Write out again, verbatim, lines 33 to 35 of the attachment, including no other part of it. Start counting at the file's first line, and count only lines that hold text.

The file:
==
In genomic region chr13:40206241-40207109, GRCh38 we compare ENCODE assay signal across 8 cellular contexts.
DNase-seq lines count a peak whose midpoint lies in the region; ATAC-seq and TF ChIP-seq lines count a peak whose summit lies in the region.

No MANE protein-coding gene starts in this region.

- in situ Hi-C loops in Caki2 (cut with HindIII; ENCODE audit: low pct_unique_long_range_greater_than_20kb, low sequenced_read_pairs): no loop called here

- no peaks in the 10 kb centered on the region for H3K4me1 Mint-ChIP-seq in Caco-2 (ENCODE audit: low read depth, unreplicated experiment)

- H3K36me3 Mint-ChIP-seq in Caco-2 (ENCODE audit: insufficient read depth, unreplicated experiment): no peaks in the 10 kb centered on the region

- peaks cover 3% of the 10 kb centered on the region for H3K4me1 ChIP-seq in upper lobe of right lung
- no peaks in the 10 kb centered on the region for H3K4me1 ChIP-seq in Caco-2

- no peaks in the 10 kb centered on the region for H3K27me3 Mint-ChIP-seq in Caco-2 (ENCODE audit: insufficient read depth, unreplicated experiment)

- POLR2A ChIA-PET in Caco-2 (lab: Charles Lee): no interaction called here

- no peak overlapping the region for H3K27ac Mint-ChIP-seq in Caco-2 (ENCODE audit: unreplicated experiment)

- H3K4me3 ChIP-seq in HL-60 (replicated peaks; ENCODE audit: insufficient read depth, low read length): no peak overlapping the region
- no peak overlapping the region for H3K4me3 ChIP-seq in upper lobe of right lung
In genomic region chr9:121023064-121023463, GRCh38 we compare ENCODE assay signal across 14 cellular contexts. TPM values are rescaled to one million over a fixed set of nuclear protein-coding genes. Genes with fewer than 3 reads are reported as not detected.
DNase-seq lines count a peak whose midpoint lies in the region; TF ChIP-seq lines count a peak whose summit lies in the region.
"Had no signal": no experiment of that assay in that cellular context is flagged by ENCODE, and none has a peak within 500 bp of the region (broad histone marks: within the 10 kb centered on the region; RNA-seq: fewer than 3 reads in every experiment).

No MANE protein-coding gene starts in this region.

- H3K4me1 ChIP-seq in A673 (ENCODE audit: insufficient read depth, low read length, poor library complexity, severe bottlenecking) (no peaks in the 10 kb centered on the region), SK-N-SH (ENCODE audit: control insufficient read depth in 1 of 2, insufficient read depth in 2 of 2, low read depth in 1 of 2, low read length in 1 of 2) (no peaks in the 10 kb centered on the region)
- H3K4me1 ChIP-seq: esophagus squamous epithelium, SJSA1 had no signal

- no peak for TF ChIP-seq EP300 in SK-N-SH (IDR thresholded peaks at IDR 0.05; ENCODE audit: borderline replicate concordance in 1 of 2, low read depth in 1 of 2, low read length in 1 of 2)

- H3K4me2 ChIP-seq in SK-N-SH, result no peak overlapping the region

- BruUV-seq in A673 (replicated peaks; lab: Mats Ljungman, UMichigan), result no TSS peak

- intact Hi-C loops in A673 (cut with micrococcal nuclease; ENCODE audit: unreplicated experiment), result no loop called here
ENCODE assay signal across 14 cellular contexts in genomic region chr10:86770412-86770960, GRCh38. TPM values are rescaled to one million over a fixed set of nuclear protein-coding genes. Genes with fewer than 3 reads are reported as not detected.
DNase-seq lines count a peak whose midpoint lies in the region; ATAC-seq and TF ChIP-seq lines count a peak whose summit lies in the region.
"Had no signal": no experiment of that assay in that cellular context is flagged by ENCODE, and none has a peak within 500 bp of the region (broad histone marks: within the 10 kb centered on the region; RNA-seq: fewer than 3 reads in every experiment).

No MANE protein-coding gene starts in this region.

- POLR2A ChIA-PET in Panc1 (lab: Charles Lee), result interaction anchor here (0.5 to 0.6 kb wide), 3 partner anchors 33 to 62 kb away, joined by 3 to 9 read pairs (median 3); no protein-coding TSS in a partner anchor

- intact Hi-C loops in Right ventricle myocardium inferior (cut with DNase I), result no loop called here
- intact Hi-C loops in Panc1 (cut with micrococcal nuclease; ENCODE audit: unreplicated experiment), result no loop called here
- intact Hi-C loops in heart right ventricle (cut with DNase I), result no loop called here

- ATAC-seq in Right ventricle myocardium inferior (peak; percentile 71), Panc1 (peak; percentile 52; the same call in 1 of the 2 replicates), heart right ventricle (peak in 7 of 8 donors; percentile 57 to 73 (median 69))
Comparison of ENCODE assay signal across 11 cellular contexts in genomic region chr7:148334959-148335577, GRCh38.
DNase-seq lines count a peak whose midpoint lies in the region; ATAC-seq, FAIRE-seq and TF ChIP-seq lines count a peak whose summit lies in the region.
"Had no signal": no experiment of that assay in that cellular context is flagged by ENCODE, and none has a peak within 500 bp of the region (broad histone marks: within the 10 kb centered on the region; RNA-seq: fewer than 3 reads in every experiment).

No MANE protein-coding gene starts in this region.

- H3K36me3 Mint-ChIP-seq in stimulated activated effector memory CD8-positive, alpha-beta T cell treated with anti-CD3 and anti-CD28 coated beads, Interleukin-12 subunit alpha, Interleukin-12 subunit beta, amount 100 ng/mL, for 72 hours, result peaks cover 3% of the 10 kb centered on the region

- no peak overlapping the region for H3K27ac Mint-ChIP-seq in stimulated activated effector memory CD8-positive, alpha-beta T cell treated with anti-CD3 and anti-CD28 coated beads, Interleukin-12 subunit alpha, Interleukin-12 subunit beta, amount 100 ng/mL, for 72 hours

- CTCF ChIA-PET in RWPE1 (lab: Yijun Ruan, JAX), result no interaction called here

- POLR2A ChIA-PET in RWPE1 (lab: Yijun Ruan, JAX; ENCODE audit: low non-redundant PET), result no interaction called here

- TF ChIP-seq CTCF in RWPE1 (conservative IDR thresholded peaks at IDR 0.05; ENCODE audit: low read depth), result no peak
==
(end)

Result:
Comparison of ENCODE assay signal across 11 cellular contexts in genomic region chr7:148334959-148335577, GRCh38.
DNase-seq lines count a peak whose midpoint lies in the region; ATAC-seq, FAIRE-seq and TF ChIP-seq lines count a peak whose summit lies in the region.
"Had no signal": no experiment of that assay in that cellular context is flagged by ENCODE, and none has a peak within 500 bp of the region (broad histone marks: within the 10 kb centered on the region; RNA-seq: fewer than 3 reads in every experiment).